General Overviews

Due no doubt to the absence of a precise or even a widely agreed-upon definition of literati culture, to date no authoritative survey of its overall history or general contours has been attempted. Nonetheless, the studies of various aspects of literati culture in this section are comprehensive enough to serve as useful guides to the field. For a very readable summary of the long history of the four arts, see Zhou and Gu 2003. Hong 1946 similarly provides a temporally expansive survey of literati lifestyles and their connections with the arts, beginning in the Han dynasty; Ke 2004 closely follows this same format but limits its scope to the millennium or so from the Tang through the Qing dynasties. Takabatake 1998 traces the evolution of literati values in the all-important domain of calligraphy and other visual media. Bu 1992 is especially good for literary renderings of literati pursuits, using works such as Honglou meng to great effect. Gong 2004 also relies heavily on literary sources, including a number from the twilight of traditional literati society in the early 20th century. Song 2004 is a good source on the ramifications for sexuality and gender roles of literati cultural and societal aspirations. Meng 1997 presents a compelling case for understanding correlations between career paths and literati artistic developments, while Elman 2000 remains unsurpassed for its painstakingly thorough description of the examination system itself. Arai 1994 is still the most comprehensive yet compact, lucid account of literati as a cultural and social formation, from the Tang to the Qing dynasties.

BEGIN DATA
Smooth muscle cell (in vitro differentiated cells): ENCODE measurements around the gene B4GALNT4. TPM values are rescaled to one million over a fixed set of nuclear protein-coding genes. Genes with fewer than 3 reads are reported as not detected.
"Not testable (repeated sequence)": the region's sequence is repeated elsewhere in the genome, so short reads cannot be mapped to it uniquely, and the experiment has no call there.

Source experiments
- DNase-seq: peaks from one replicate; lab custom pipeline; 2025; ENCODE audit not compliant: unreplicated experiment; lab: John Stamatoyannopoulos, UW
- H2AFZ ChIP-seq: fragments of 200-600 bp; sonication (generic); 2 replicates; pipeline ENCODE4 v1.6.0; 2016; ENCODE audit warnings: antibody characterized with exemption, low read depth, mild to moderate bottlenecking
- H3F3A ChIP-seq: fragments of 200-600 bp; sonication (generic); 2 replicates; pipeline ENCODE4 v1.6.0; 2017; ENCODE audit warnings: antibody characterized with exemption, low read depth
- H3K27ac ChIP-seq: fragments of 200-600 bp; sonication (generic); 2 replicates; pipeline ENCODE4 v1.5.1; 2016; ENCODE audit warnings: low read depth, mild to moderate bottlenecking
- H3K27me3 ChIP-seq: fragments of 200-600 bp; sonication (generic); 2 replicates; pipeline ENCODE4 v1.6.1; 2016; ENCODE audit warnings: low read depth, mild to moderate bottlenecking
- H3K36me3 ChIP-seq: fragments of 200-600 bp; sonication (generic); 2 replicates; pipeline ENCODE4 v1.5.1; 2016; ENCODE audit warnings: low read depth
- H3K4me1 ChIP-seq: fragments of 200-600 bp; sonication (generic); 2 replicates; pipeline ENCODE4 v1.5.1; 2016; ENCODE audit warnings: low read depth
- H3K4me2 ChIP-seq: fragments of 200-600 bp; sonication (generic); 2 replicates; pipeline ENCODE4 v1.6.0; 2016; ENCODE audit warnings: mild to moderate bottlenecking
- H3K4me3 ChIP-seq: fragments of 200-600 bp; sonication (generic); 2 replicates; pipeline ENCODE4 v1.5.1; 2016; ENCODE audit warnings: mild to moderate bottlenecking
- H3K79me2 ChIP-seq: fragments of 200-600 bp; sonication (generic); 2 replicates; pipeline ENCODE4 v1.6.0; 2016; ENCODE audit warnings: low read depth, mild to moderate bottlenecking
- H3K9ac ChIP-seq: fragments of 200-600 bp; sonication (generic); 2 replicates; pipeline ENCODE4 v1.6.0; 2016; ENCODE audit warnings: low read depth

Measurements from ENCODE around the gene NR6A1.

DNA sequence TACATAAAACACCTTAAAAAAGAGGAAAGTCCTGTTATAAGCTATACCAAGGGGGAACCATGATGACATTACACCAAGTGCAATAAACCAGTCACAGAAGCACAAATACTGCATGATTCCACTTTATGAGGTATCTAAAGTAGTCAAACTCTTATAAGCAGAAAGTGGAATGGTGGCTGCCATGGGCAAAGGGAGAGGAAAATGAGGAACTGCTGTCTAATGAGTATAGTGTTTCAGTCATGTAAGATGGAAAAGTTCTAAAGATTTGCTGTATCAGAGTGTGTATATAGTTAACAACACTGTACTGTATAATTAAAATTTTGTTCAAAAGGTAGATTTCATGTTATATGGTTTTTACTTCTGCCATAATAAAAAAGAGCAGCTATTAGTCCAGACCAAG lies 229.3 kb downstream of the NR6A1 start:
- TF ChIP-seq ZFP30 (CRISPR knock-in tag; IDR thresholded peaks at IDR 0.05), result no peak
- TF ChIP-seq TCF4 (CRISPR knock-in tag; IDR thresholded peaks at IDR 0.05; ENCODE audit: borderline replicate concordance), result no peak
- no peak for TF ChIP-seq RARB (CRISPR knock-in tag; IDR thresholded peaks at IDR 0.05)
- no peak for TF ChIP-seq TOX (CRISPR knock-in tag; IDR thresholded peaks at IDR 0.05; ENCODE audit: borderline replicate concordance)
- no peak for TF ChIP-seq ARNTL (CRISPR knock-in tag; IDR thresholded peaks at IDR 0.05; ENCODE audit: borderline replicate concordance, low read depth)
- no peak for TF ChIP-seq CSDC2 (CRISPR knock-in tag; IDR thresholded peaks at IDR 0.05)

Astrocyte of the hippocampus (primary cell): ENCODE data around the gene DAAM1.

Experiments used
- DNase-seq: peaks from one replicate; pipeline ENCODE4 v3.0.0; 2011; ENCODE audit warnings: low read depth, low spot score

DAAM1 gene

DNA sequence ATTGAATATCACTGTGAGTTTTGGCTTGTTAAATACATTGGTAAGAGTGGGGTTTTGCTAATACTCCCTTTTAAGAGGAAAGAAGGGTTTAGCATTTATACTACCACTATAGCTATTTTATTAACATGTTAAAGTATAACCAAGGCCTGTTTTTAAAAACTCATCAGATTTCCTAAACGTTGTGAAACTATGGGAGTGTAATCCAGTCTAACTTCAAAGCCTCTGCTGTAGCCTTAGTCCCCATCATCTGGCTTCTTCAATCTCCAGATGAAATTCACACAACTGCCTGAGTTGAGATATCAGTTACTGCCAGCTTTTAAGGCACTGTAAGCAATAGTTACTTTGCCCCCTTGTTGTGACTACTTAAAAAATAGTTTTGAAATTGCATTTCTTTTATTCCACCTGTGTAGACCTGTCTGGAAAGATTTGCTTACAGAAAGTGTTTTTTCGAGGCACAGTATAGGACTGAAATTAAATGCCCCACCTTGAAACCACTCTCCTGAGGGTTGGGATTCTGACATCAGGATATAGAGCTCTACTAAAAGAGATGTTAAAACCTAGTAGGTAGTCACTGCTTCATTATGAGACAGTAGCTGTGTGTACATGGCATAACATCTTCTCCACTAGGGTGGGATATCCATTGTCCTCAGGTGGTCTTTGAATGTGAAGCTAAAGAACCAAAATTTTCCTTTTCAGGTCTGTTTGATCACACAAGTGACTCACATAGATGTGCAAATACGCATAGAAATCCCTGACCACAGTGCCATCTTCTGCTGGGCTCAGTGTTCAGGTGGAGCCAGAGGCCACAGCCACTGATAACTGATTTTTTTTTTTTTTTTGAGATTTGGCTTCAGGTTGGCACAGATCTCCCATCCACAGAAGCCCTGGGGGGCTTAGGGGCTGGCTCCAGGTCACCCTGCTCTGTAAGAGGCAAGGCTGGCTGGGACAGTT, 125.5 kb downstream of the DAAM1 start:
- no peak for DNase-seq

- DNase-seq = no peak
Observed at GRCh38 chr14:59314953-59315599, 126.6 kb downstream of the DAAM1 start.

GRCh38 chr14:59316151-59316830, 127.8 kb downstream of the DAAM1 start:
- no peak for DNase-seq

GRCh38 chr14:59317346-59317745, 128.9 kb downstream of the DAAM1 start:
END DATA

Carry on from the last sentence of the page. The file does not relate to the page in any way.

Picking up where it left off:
• Arai Ken 荒井健, ed. Chūka bunjin no seikatsu (中華文人の生活). Tokyo: Heibonsha, 1994.

    This is an accessible introduction to the broad spectrum of literati lifestyles, ranging from the mundane necessities of daily life to the arts, philosophy, and social networks.

  • Bu Ding 布丁. Wenren qingqu de zhihui (文人情趣的智慧). Hangzhou, China: Zhejiang renmin chubanshe, 1992.

    Though written in a lively, relaxed style for a nonscholarly audience, this erudite work is a treasure trove of literary references to literati arts and culture from the Han dynasty to the early 1990s.